Cancelling plans…again

This was nothing new to me. My period has been responsible for torpedoing well-constructed plans and complicating everything from dates to trips to professional and academic deadlines, for the vast majority of my life. I have missed countless days of school and work over the course of the past 25 years I have been menstruating. My period has arrived on birthdays, anniversaries, and numerous celebrations, not to mention while I have been on planes and trains hundreds or even thousands of miles from home and a comfortable place to lie down. It has come days or weeks early and days or weeks late, when I least expect it, sometimes as if to play a game of “gotcha!” with me. Almost every time I do get it, the pain at some point becomes unbearable, to the point where standing or sitting up for more than a few minutes takes a huge amount of effort. Everything from eating to traveling to sex become things I have to either reduce or abstain from altogether while it runs its course because they can all make the pain much worse. I usually need to forego indulging in my favorite foods, and being intimate with my partner. Any excursions or important meetings I have planned are either cancelled or postponed till I am mostly done bleeding.

Living with an invisible illness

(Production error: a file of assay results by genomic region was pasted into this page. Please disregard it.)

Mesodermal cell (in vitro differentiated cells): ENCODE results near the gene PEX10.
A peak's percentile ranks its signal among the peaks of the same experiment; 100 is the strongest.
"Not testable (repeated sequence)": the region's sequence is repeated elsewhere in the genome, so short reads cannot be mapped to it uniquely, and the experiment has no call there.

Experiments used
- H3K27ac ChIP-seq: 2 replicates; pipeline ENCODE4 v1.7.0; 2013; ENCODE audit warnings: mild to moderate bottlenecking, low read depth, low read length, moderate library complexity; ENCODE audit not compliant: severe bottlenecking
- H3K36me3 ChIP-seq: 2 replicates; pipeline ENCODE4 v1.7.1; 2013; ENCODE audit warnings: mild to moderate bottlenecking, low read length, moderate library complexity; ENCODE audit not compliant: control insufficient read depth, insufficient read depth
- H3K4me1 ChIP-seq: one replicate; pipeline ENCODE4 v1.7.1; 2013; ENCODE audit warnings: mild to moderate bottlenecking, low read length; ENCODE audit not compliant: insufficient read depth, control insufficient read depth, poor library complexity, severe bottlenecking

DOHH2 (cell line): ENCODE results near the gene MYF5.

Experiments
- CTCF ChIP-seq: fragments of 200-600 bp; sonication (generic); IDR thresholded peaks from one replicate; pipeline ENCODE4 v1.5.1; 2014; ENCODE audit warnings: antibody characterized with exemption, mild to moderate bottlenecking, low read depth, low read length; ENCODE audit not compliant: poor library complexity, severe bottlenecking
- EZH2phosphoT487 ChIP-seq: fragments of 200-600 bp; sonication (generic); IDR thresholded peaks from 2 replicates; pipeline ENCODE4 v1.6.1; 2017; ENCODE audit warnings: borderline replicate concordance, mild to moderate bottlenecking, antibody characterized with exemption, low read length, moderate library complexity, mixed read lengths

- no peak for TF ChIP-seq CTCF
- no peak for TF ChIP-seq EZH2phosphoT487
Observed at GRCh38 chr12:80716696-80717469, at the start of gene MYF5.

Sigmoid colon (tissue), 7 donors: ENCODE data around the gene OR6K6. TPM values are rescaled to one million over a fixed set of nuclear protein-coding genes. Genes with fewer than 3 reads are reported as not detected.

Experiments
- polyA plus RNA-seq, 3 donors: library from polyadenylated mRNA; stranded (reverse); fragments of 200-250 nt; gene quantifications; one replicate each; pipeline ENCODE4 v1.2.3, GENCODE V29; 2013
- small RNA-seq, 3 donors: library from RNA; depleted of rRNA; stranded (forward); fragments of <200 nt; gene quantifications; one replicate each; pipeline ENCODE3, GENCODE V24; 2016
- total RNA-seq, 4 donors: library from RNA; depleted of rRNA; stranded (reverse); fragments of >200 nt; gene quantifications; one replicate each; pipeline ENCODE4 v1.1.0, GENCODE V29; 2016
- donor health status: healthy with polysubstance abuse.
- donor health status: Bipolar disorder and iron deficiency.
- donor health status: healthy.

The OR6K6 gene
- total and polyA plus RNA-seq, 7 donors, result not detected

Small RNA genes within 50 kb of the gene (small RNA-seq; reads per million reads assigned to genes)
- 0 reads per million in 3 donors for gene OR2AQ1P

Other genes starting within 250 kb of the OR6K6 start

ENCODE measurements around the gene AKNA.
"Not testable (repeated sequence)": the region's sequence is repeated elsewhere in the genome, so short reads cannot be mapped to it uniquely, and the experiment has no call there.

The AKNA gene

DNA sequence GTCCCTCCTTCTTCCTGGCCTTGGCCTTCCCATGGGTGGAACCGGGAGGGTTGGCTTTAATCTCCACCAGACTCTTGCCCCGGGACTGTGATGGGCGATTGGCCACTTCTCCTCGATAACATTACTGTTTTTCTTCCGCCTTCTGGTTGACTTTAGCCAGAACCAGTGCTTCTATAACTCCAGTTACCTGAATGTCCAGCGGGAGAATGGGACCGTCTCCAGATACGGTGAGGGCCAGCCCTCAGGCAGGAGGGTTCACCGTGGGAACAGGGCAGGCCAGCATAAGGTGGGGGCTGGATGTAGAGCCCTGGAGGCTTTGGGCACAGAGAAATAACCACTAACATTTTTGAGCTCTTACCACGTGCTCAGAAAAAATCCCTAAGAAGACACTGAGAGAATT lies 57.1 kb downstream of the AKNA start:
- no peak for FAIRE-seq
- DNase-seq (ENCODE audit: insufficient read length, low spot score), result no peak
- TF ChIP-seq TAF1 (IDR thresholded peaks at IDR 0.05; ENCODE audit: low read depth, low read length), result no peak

In the case of my Utah trip, my friend was extremely accepting of the situation–and put me at ease. She’s known me for a long time and is familiar with my health struggles and I warned her a couple days before the trip that despite my best efforts, I was off-schedule and might get my period while visiting her so our plans had to be flexible. However, for those I am not as close to or who are not as tolerant, this has led to rifts in relationships. Some friends and past partners have said snippy things to me, or been outright angry when I have had to cancel or alter plans (sometimes at the last minute) due to my endo. I’ve had to deal with many awkward situations in trying to tell a professor or boss why I am late to class or work, or absent a day or two every month–especially if that professor or boss is a man (though some women professors have been equally horrible to deal with). I’ve often had to evade the truth and just let them know I have a disease that complicates my life, but many have reacted with skeptisism or annoyance.